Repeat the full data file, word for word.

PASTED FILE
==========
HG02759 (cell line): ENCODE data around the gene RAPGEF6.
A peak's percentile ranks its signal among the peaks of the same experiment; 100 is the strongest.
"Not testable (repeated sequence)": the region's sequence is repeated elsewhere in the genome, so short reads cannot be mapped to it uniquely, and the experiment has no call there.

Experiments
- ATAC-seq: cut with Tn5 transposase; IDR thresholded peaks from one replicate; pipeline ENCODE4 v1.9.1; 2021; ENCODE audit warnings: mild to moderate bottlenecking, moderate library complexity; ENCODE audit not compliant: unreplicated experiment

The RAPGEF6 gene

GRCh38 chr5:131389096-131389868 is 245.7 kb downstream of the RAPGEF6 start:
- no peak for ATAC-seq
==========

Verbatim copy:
HG02759 (cell line): ENCODE data around the gene RAPGEF6.
A peak's percentile ranks its signal among the peaks of the same experiment; 100 is the strongest.
"Not testable (repeated sequence)": the region's sequence is repeated elsewhere in the genome, so short reads cannot be mapped to it uniquely, and the experiment has no call there.

Experiments
- ATAC-seq: cut with Tn5 transposase; IDR thresholded peaks from one replicate; pipeline ENCODE4 v1.9.1; 2021; ENCODE audit warnings: mild to moderate bottlenecking, moderate library complexity; ENCODE audit not compliant: unreplicated experiment

The RAPGEF6 gene

GRCh38 chr5:131389096-131389868 is 245.7 kb downstream of the RAPGEF6 start:
- no peak for ATAC-seq